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12 Responses to “Finding My Backbone in a Torrent of Words. ~ Katrina Kunstmann”

  1. charlie43 says:

    I was really getting into this article until I ran across the use of "reigns" in place or "reins." When I find these so-obvious errors, and I can see the writer at work, as I do in this article, I tend to turn away. Being of the old school of writers, I find the very obvious errors to be a real stigma on those of us who struggle so hard to make a decent article resonate with those of our intended audience. Sorry if I sound like a grammar Nazi – I take great pride in my work and tend to look for these very real errors in the work of others. You did not paint a mind picture for me. You merely confused me with over-used metaphors and worn out cliches.

    • elephantjournal says:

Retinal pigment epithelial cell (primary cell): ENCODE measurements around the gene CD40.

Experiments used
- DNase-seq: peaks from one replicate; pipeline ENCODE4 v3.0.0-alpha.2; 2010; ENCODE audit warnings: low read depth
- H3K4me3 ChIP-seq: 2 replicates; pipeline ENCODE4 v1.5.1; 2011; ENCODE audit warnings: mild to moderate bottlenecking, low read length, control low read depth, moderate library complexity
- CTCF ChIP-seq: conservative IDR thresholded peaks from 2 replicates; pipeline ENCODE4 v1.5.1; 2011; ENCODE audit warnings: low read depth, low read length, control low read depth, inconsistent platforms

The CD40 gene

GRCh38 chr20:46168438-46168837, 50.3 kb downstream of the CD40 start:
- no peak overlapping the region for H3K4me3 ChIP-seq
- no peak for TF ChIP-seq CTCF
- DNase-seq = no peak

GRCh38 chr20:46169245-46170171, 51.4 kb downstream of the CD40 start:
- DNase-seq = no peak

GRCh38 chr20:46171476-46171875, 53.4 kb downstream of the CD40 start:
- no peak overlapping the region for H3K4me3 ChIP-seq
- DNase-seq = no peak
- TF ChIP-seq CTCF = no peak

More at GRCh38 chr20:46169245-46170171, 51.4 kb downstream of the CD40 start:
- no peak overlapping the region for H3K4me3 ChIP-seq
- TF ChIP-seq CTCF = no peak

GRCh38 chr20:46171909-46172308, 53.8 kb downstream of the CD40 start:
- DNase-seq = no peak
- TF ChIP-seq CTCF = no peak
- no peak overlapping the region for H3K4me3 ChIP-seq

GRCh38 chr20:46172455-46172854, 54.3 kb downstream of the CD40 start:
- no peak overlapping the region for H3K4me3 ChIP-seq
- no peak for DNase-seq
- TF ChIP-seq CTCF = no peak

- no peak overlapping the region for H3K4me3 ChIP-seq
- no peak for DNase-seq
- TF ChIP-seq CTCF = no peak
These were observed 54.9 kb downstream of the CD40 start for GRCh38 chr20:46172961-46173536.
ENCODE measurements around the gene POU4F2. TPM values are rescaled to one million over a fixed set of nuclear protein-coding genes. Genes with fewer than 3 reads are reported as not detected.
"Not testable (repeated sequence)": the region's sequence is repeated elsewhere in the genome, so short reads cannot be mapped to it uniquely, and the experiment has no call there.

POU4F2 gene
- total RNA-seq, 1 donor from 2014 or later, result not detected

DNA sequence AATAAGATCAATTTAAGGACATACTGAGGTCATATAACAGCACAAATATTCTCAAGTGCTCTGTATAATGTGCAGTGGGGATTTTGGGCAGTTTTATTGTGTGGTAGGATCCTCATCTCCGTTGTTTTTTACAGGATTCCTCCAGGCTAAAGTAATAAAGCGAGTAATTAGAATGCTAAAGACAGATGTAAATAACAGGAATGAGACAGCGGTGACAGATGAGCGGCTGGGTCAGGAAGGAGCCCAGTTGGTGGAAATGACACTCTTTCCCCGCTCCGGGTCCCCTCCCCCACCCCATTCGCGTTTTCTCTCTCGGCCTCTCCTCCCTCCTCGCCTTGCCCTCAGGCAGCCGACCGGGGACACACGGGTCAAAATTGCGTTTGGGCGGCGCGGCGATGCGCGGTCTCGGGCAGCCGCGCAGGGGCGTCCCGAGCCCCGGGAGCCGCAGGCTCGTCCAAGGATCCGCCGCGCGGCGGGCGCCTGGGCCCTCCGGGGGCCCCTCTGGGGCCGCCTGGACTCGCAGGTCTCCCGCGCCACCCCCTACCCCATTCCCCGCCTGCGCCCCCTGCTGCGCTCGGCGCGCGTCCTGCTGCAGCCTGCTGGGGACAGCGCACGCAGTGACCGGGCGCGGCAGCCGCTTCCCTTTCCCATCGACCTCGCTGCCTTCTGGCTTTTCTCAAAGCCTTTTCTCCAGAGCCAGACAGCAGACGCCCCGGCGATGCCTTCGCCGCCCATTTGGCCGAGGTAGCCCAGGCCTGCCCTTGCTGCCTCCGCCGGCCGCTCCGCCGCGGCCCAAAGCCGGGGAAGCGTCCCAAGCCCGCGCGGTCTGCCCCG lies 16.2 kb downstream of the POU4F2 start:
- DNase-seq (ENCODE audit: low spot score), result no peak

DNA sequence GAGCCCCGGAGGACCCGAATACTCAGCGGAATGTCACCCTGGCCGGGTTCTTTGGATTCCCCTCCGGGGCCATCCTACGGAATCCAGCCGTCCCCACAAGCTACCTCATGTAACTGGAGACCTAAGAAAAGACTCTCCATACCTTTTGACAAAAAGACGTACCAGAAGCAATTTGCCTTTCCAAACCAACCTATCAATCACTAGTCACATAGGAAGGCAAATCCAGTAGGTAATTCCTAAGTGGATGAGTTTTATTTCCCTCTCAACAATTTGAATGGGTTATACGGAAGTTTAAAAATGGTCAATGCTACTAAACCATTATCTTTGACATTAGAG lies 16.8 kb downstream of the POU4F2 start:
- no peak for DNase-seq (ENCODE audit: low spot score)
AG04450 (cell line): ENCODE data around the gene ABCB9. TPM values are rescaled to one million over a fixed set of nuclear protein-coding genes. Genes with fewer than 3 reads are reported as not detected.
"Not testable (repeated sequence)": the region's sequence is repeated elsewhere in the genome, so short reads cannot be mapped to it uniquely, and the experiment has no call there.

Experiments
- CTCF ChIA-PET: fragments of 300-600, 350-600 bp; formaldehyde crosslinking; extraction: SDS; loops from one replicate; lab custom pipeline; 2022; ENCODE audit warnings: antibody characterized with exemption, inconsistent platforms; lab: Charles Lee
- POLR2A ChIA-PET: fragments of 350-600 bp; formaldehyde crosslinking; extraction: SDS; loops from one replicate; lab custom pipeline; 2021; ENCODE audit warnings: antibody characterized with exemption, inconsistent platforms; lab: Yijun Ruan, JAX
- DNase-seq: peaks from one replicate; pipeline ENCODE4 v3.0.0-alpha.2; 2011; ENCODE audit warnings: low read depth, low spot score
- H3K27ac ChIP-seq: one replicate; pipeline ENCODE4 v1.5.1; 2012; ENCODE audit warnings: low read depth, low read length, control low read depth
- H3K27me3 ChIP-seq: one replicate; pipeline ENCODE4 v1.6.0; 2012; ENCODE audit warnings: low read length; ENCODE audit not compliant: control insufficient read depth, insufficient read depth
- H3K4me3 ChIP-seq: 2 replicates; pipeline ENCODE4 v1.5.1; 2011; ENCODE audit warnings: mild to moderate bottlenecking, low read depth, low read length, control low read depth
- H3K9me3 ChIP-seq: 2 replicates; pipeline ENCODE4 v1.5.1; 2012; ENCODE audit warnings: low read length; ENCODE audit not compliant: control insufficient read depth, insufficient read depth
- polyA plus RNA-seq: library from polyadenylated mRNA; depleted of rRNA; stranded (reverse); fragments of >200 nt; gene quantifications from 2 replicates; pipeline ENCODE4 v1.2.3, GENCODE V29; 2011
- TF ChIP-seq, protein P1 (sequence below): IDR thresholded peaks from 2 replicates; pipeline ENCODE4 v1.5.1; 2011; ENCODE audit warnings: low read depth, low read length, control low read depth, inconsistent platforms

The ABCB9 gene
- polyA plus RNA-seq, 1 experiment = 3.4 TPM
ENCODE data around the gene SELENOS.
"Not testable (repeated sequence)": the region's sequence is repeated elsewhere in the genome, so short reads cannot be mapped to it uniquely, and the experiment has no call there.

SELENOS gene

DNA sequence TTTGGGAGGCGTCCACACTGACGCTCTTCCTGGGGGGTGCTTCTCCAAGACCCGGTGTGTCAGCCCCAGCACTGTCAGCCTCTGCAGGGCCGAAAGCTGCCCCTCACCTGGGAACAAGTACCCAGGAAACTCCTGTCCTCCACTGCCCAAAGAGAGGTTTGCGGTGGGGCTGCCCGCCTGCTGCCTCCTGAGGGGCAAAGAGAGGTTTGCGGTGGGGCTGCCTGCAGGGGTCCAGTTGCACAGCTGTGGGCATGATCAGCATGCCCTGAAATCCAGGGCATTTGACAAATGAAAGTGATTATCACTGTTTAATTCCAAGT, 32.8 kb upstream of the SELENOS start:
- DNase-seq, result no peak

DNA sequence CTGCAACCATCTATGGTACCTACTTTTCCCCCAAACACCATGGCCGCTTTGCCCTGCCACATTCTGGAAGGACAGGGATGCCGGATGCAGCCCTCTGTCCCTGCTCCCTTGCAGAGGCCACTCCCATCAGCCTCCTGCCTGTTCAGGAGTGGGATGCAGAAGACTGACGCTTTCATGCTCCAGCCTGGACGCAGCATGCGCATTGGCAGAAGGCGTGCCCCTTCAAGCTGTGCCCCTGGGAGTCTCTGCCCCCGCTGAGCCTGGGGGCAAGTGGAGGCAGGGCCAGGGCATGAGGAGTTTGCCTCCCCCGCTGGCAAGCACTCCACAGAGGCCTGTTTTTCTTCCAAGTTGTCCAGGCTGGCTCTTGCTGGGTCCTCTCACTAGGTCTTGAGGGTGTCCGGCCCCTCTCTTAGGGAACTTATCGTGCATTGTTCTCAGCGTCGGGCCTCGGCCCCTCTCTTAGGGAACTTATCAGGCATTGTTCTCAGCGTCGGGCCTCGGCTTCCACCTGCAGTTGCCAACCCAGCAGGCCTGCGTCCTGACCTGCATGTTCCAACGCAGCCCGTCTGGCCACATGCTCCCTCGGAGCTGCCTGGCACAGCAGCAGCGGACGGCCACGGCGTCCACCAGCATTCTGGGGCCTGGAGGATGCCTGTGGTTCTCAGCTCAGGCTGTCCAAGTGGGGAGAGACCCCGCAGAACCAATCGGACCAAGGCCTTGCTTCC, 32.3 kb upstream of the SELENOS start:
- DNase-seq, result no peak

Thanks for catching, Charlie—we appreciate a sharp eye at elephant. Writers (and editors) sometimes miss these things, but we don't mind the occasional reminder of our humanness. Cheers, Sara

    • JustSayin' says:

      I was really getting into this reply until I ran across the use of "or" in place of "of." You may consider turning that critical eye of yours on your own critiques of others' grammar.

      …and that last statement about metaphors and cliches was just rude – not a supportive or constructive piece of feedback.

    • Katrina Kunstmann Katrina K. says:

      At first I was very tempted to shift the responsibility for this error to editors, but this isn't the mature thing to do considering that, as you have astutely pointed out, I consider myself to be a lover of words and I should show them the care and respect they deserve and I have allowed my attention to slip.